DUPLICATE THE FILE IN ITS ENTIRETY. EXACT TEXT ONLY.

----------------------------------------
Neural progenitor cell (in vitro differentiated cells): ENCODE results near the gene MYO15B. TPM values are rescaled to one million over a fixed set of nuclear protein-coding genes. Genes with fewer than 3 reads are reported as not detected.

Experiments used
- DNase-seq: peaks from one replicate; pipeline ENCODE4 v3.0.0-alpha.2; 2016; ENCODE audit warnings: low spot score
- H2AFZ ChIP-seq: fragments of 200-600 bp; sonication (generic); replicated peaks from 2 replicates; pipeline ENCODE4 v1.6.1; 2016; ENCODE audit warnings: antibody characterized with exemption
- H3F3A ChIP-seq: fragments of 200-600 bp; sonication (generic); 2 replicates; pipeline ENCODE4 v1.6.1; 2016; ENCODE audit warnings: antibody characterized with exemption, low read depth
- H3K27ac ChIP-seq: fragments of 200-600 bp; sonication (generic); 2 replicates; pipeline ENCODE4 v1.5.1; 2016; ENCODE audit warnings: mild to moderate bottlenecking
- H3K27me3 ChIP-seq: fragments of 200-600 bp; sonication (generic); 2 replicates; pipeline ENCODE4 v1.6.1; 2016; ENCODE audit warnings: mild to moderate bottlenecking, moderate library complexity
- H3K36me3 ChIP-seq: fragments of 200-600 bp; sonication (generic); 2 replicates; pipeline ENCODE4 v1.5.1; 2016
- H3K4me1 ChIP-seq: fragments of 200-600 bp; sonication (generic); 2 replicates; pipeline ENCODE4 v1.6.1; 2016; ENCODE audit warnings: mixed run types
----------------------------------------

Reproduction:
Neural progenitor cell (in vitro differentiated cells): ENCODE results near the gene MYO15B. TPM values are rescaled to one million over a fixed set of nuclear protein-coding genes. Genes with fewer than 3 reads are reported as not detected.

Experiments used
- DNase-seq: peaks from one replicate; pipeline ENCODE4 v3.0.0-alpha.2; 2016; ENCODE audit warnings: low spot score
- H2AFZ ChIP-seq: fragments of 200-600 bp; sonication (generic); replicated peaks from 2 replicates; pipeline ENCODE4 v1.6.1; 2016; ENCODE audit warnings: antibody characterized with exemption
- H3F3A ChIP-seq: fragments of 200-600 bp; sonication (generic); 2 replicates; pipeline ENCODE4 v1.6.1; 2016; ENCODE audit warnings: antibody characterized with exemption, low read depth
- H3K27ac ChIP-seq: fragments of 200-600 bp; sonication (generic); 2 replicates; pipeline ENCODE4 v1.5.1; 2016; ENCODE audit warnings: mild to moderate bottlenecking
- H3K27me3 ChIP-seq: fragments of 200-600 bp; sonication (generic); 2 replicates; pipeline ENCODE4 v1.6.1; 2016; ENCODE audit warnings: mild to moderate bottlenecking, moderate library complexity
- H3K36me3 ChIP-seq: fragments of 200-600 bp; sonication (generic); 2 replicates; pipeline ENCODE4 v1.5.1; 2016
- H3K4me1 ChIP-seq: fragments of 200-600 bp; sonication (generic); 2 replicates; pipeline ENCODE4 v1.6.1; 2016; ENCODE audit warnings: mixed run types